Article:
How much does a video cost?
Typically, our event-specific videos are the cheapest. They can range from $500 to $3,000. We charge more for more timeless pieces, like documentaries, that require interviews and footage to be collected over a period of time. We have produced these types of films for anywhere from $2,400 to $12,000.
Do you offer discounts?
Yes, we offer discounted rates throughout the year. They are implemented during the summer and winter times and during Disability Pride Month (July).
If you are unsure whether we have a special currently running, you can ask.
How long should a video be?
We look at data to determine the length of videos. We’ll look at, for example, what the average length of your most successful videos has been, and we will shoot for that. If you’d like us to create a new type of video for your audience — one that is, say, similar to a film — we can share versions of the film to test.
What types of videos do you do?
We do event videos, fundraising videos and documentary-style films.
Here are a few examples of our work:
Who should be interviewed for videos?
Ideally, you want interviewees to have a close connection to the subject matter. If we are telling a story about your nonprofit’s mission, it would make sense to interview your executive director, or CEO. They are know the subject matter like no one else.
Beyond professionals, it’s helpful to find people who are:
Open and transparent about their life and experiences
Comfortable talking on camera and being filmed candidly
Has shared in the past a story or stories related to the one we’re interested in telling in a film
What types of cameras do you have?
We use Sony, RED, BlackMagic and Canons. We also have drones and GoPros.
To see a full list of our gear, give it a look.
You’re based out of Colorado. How are you able to work in other states?
We have producers, videographers and editors in several states. That’s how we’ve been able to work nationwide. If one of our team members or their assistants are unable to help with a project, we will contract out.
How do I get more views on my video?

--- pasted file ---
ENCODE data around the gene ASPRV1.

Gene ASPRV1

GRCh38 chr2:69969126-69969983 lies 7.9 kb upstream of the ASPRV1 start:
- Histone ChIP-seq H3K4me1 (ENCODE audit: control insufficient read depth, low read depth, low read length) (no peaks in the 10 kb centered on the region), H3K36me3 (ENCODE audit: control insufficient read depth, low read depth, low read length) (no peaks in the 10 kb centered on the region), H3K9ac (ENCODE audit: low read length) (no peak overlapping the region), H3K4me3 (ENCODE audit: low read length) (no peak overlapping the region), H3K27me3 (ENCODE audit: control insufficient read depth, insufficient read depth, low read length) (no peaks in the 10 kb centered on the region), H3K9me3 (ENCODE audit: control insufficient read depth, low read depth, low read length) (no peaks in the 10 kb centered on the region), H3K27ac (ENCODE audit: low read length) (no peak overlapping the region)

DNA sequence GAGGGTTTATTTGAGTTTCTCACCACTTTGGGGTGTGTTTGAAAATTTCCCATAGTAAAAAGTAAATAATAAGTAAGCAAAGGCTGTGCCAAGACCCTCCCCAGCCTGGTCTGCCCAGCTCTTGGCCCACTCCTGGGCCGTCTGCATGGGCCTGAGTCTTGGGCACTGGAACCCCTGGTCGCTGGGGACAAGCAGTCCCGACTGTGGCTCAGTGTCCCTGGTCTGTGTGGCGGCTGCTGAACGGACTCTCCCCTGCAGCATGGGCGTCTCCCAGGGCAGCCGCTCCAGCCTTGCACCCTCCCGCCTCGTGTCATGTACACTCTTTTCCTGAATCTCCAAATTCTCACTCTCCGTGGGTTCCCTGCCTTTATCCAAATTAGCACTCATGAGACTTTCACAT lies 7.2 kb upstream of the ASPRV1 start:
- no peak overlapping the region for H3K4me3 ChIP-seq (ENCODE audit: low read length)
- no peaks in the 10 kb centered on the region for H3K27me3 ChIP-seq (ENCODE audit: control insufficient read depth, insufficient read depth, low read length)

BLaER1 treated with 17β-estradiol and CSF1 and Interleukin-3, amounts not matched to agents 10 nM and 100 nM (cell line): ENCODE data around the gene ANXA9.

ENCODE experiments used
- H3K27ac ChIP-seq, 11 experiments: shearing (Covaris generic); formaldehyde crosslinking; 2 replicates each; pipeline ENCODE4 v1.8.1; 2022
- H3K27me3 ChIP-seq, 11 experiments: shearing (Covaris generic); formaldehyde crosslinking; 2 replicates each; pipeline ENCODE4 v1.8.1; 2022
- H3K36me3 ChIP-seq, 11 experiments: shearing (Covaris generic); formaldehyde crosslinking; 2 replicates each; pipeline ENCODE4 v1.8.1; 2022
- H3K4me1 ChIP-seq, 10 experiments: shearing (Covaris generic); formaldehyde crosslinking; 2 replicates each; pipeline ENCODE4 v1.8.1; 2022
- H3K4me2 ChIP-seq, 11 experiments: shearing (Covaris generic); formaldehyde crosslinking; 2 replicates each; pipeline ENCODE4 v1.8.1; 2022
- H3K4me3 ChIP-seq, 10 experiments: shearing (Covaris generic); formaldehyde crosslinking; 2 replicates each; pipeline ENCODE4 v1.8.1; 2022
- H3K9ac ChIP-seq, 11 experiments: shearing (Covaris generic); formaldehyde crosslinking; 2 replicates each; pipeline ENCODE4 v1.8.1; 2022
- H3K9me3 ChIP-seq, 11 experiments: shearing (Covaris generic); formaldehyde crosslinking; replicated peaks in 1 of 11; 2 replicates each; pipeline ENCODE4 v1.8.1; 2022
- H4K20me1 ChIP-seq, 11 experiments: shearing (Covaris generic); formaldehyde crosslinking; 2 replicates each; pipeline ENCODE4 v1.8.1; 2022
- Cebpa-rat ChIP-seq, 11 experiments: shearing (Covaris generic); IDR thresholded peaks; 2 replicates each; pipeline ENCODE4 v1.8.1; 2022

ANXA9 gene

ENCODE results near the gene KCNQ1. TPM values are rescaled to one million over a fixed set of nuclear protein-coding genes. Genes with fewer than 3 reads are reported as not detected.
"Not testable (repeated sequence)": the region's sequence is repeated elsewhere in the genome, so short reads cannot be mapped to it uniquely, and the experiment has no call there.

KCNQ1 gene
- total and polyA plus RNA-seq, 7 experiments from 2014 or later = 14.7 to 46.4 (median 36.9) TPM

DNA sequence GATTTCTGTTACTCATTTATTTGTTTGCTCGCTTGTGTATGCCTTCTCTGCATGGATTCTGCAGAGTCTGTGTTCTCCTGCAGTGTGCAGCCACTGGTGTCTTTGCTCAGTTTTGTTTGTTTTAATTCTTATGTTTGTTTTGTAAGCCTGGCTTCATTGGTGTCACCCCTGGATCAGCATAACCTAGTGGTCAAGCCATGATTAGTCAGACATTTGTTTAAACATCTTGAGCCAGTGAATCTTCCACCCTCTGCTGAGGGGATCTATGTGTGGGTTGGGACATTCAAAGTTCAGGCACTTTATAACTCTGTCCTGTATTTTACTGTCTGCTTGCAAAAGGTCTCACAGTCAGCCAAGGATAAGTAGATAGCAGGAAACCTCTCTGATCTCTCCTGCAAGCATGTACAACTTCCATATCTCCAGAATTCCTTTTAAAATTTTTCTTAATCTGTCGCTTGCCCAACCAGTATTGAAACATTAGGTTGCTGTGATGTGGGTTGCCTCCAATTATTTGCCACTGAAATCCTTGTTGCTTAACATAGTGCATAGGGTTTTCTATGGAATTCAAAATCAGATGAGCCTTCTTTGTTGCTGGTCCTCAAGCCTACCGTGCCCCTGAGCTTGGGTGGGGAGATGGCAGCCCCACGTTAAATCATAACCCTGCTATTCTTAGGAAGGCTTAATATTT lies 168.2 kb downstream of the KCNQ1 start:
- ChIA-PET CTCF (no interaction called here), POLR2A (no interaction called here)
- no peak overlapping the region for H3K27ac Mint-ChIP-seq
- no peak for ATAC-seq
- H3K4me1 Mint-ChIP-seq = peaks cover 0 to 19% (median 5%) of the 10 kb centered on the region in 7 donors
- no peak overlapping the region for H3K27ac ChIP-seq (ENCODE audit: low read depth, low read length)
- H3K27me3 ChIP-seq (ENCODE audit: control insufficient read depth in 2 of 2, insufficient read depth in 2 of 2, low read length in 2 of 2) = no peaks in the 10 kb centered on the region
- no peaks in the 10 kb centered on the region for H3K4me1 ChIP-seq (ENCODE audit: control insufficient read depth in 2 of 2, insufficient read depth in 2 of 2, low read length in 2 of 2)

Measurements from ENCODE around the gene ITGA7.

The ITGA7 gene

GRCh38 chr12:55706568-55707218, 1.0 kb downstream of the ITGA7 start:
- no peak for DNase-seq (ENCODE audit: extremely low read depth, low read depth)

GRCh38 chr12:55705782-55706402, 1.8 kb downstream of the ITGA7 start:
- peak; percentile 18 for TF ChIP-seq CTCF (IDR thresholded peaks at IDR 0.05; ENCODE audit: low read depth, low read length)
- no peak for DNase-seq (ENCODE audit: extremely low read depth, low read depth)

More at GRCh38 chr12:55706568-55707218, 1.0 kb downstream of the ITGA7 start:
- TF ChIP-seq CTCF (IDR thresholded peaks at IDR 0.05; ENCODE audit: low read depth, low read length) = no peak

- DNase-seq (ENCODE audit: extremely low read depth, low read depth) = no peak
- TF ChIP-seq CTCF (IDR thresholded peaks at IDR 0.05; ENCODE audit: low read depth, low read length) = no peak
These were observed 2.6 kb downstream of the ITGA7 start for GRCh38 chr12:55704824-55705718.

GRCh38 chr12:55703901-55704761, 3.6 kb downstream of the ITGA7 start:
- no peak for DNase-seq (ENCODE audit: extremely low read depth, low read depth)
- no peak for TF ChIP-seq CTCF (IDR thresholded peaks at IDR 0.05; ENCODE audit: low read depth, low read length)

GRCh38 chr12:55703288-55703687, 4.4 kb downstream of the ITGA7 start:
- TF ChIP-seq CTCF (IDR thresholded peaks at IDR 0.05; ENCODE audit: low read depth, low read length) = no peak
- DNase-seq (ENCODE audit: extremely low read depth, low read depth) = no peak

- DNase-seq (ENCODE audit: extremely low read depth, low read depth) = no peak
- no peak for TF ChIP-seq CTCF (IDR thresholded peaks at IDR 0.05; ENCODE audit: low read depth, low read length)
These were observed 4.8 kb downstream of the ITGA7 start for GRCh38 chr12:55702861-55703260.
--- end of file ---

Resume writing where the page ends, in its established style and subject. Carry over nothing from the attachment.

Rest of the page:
You would want to review your current distribution strategy. If you are using only YouTube, for example, try embedding the video, and / or snippets of it, on various social media. That usually helps, and people can share from there.
You can also try posting the video multiple times. Not everybody will see your video in the first posting. If you post five times, you will have a better chance of reaching more people.
Beyond social media, you could run the video at events, in newsletters and in email blasts … several times.
What makes a video “good” video?
A “good” video is one that has strong visuals, audio and, most importantly, a powerful story. The story needs to resonate personally and emotionally with your audience. It needs to touch them and help them feel heard, seen and understood.
A strong story can trump poor visuals or audio. The opposite is not true.
You’ve done productions on everything from skiing to mountain biking to adaptive surfing. The story I’d like to tell is none of those. How should I expect you to understand the message I’d like to get across?
We’ll treat your story and topic the same way we have treated others. We’ll spend months researching the topic. We’ll read books, conduct interviews, watch videos and turn every rock to immerse ourselves into your topic.
How long does it to take to complete a production, from start to finish?
We turn event-based videos around the quickest. Generally, we can have a draft of an event video in your hands in one to two weeks.
Fundraising and documentary-style videos take longer. There are usually more interviews to conduct and footage to collect. It would be appropriate to allocate a four-month timeframe, at the least, to complete one of these videos.
We don’t have the nicer equipment that you have. Can we just use our iPhones to film?
Your iPhone can collect quality visuals and audio. There is no question about that.
However, people expect high-quality work from you. High-quality content, filmed with RED cameras and ZOOM mics, will usually outperform a video shot only with an iPhone. The visuals and audio are crisper, and it brings out the most important elements of the story.
What types of disabilities have you worked with?
We’ve worked with a range of disabilities, visible and invisible. We have filmed persons with intellectual disabilities, physical disabilities and mental illness.
While our director knows first hand what life is like with a physical disability, we acknowledge every disability is different. We always want to empathize with each individual with a disability, and we want to respect how they want to be treated.
Do you offer refunds?
Yes. Our guarantees vary from project to project, but we tend to offer money-back guarantees at each stage of the production.
You can see our policy here.